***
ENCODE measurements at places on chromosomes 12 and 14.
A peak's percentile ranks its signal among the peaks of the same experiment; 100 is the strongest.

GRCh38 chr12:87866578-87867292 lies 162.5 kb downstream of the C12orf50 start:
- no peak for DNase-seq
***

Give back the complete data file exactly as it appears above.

ENCODE measurements at places on chromosomes 12 and 14.
A peak's percentile ranks its signal among the peaks of the same experiment; 100 is the strongest.

GRCh38 chr12:87866578-87867292 lies 162.5 kb downstream of the C12orf50 start:
- no peak for DNase-seq